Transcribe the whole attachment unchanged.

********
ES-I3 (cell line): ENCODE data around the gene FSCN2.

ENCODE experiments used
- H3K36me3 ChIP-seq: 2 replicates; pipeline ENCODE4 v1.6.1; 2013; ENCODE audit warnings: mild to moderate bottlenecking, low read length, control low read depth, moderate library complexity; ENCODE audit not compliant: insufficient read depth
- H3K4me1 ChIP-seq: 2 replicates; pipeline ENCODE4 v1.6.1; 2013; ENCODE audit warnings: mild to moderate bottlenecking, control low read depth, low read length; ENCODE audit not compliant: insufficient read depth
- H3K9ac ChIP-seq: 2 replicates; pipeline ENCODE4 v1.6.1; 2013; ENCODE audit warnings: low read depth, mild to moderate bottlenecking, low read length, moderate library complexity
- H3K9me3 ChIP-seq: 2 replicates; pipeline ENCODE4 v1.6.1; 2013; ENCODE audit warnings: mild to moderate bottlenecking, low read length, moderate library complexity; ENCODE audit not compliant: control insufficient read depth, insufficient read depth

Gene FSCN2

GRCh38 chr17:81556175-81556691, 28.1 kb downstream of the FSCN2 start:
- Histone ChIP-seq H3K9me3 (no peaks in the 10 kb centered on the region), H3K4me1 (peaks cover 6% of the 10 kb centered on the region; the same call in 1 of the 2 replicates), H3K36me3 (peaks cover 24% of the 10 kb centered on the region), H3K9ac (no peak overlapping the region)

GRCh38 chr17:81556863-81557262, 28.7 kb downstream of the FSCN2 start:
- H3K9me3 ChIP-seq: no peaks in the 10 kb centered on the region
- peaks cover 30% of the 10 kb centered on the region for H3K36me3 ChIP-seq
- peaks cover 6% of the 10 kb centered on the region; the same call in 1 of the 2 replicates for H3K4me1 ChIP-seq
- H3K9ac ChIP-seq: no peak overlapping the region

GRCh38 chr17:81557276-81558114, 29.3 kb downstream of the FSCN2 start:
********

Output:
ES-I3 (cell line): ENCODE data around the gene FSCN2.

ENCODE experiments used
- H3K36me3 ChIP-seq: 2 replicates; pipeline ENCODE4 v1.6.1; 2013; ENCODE audit warnings: mild to moderate bottlenecking, low read length, control low read depth, moderate library complexity; ENCODE audit not compliant: insufficient read depth
- H3K4me1 ChIP-seq: 2 replicates; pipeline ENCODE4 v1.6.1; 2013; ENCODE audit warnings: mild to moderate bottlenecking, control low read depth, low read length; ENCODE audit not compliant: insufficient read depth
- H3K9ac ChIP-seq: 2 replicates; pipeline ENCODE4 v1.6.1; 2013; ENCODE audit warnings: low read depth, mild to moderate bottlenecking, low read length, moderate library complexity
- H3K9me3 ChIP-seq: 2 replicates; pipeline ENCODE4 v1.6.1; 2013; ENCODE audit warnings: mild to moderate bottlenecking, low read length, moderate library complexity; ENCODE audit not compliant: control insufficient read depth, insufficient read depth

Gene FSCN2

GRCh38 chr17:81556175-81556691, 28.1 kb downstream of the FSCN2 start:
- Histone ChIP-seq H3K9me3 (no peaks in the 10 kb centered on the region), H3K4me1 (peaks cover 6% of the 10 kb centered on the region; the same call in 1 of the 2 replicates), H3K36me3 (peaks cover 24% of the 10 kb centered on the region), H3K9ac (no peak overlapping the region)

GRCh38 chr17:81556863-81557262, 28.7 kb downstream of the FSCN2 start:
- H3K9me3 ChIP-seq: no peaks in the 10 kb centered on the region
- peaks cover 30% of the 10 kb centered on the region for H3K36me3 ChIP-seq
- peaks cover 6% of the 10 kb centered on the region; the same call in 1 of the 2 replicates for H3K4me1 ChIP-seq
- H3K9ac ChIP-seq: no peak overlapping the region

GRCh38 chr17:81557276-81558114, 29.3 kb downstream of the FSCN2 start: